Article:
Analytics for Beginners: What Every Attorney Needs to Know

While technology-assisted review (TAR) has become a center of discussion in litigation and a common practice for handling large and daunting cases, less “buzzworthy” analytics tools are often overlooked and underrated—despite the big results they can yield.

Understanding what analytics tools are available and how and when to use them can help you organize and prioritize documents to ultimately save your review team time, and get answers to your clients faster.

If you’re not well acquainted with analytics yet, consider this your introduction—here are four ways it can be your best friend throughout review.

Organization: Setting Up for a Quick Review

When it comes to organizing your data at the onset of review, you can lean on three key text analytics features.

Email threading allows you to tie conversations together and potentially eliminate documents from review. By grouping email conversations, your litigation support team can easily review them in batches.

When assisting its client in responding to a government subpoena, Troutman Sanders eMerge saw the big benefits of email threading, using it to eliminate 148,329 emails with 84,225 attachments. The team was able to focus its efforts on only 66% of emails—those that contained entire conversations or unique attachments.

Near-duplicate detection groups nearly identical documents together. Think about how many different versions of essentially the same documents are saved on your computer. Now imagine if you could, in just a few clicks, bundle all of those similar drafts together. Near-duplicate detection does just that, providing an easy way to view highly similar documents, allowing you to apply designation, issue coding, or privilege decisions to very similar documents quickly and accurately.

Foreign language identification looks at sentence structure to identify the primary language in each document along with any secondary languages. This allows you to more accurately organize documents by language—a pile for French, a pile for German, and so on—and batch them out to foreign language reviewers or translators.

Prioritization: Determine Where You Need to Dig Deeper

Clustering automatically identifies and groups documents with similar concepts, allowing you to organize and prioritize your review much earlier in a case. Clustering labels groups by the most prevalent ideas, and does it without any user input. With clustering, you’ll get a peek at what might be responsive or not responsive, making it easier to batch and rapidly code documents.

One Friday morning, a team at Stradley Ronon Stevens & Young received approximately 7,900 documents related to an insurance matter. Working with a Monday morning deadline, the associate on the case used clustering to help identify all the key documents in the data set and eliminate 94% of the documents as non-responsive.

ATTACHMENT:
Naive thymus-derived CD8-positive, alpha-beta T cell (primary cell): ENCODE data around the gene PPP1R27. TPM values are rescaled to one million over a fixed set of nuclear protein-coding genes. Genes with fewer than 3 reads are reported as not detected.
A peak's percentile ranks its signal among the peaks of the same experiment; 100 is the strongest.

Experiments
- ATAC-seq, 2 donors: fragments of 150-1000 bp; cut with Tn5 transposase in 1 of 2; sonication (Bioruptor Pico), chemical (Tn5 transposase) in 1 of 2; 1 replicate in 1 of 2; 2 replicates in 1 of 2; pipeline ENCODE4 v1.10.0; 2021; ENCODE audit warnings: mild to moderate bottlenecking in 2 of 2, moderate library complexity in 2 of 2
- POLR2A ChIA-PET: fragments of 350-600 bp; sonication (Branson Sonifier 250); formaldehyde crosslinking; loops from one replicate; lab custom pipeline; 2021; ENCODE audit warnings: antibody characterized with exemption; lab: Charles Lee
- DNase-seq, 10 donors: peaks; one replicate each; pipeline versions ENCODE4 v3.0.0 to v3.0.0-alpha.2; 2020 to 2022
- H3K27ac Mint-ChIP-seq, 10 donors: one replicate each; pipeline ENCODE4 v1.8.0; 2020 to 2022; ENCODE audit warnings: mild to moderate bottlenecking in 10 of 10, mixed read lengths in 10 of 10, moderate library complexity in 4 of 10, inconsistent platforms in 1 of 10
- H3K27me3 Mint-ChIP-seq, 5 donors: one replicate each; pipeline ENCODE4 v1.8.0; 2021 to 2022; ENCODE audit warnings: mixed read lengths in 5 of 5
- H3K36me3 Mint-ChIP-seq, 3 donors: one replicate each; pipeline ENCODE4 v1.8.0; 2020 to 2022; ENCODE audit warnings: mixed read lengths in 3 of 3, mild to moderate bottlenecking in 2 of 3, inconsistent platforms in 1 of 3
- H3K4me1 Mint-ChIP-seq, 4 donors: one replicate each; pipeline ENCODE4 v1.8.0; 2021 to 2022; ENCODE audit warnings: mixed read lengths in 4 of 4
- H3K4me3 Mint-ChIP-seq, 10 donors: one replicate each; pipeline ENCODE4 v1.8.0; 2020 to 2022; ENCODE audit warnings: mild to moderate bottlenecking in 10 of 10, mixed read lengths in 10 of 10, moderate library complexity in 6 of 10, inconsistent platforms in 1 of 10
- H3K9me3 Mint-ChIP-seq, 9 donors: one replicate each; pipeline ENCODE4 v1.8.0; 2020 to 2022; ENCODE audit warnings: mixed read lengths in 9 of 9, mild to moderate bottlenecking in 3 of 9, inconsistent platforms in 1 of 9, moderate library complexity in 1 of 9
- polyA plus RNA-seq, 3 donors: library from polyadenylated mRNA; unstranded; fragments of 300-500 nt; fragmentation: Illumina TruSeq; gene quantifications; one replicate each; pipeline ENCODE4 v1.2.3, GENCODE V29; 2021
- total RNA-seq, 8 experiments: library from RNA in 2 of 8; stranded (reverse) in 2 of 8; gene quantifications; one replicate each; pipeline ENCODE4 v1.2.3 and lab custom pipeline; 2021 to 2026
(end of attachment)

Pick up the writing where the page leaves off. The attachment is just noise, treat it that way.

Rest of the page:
With categorization, subject matter experts define a category and then feed the system a small group of coded example documents to automatically classify un-reviewed documents for that category. With documents broken down into groups, experts can start reviewing data related to their expertise right away. You can also use categorization to efficiently find important documents from an opposing production.

Investigation: Leave No Stone Unturned

Keyword expansion allows you to get a sense of critical case language and find hidden language, such as project code names or industry jargon. Text analytics finds these words by searching for terms that are conceptually related to your keywords based on the unique language in your data set.

Concept searching analyzes your search query holistically, instead of limiting the search to the exact words or phrases you enter. For example, unlike keyword searching, concept searching will know when you’re looking for information related to Turkey the country, and not turkey the Thanksgiving treat. This type of searching brings back results based on concept, allowing your team to find potentially relevant documents faster. You can even create your “smoking gun” document and then search to see if something similar exists.

Amplification: Boost Your Review Team’s Efforts

Technology-assisted review, as we mentioned, has gotten a lot of attention, as it can help make litigation less costly and tedious. With TAR, your team codes example documents with responsiveness designations, text analytics applies your decisions across the larger data set, and your results are validated with transparent, defensible statistics. You can also use TAR for issue coding. The technology allows your team to accelerate review and amplify efforts across any substantial document set.

When the U.S. Department of Justice investigated the Anheuser Busch InBev merger, McDermott Will & Emery was called upon to review 1.6 million documents that could be relevant to the U.S. DOJ’s requests for information. They had just two months. Within six weeks, McDermott Will & Emery completed productions for the U.S. DOJ and saved over $2 million in review costs using Assisted Review.

Analytics can change the way your team approaches review, no matter how big or small the case—you just need to know when and how to use it. Still have more questions? Feel free to  contact us.

About the Author


Andrea Beckman is a group product manager at kCura for Relativity’s review and analytics features. She has more than 15 years of experience in software development and management, and she holds an MBA from Northwestern University.

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